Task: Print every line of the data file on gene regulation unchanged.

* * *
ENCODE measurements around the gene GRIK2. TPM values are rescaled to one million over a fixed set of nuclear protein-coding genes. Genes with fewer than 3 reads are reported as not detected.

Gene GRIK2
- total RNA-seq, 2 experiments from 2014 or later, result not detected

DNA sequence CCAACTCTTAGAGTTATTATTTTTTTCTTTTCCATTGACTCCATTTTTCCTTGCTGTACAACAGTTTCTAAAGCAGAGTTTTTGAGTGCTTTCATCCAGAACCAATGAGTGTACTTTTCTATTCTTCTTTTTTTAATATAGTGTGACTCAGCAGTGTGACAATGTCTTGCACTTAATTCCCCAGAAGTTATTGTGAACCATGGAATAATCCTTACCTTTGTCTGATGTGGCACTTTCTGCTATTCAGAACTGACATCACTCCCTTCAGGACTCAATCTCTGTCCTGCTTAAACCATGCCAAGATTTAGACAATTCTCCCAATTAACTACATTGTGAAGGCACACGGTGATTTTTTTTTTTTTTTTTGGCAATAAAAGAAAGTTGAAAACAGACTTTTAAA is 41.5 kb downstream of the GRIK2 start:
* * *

ENCODE measurements around the gene GRIK2. TPM values are rescaled to one million over a fixed set of nuclear protein-coding genes. Genes with fewer than 3 reads are reported as not detected.

Gene GRIK2
- total RNA-seq, 2 experiments from 2014 or later, result not detected

DNA sequence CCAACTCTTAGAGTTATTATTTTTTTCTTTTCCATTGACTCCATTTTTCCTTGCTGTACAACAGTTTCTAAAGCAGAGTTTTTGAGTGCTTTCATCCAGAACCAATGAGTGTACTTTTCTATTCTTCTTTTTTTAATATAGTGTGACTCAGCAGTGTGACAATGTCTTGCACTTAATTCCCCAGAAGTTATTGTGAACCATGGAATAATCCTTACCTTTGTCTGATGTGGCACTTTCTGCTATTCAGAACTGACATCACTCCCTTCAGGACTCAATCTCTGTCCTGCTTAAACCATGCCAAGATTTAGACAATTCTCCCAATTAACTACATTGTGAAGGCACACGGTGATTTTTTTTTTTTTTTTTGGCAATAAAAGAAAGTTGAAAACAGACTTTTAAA is 41.5 kb downstream of the GRIK2 start: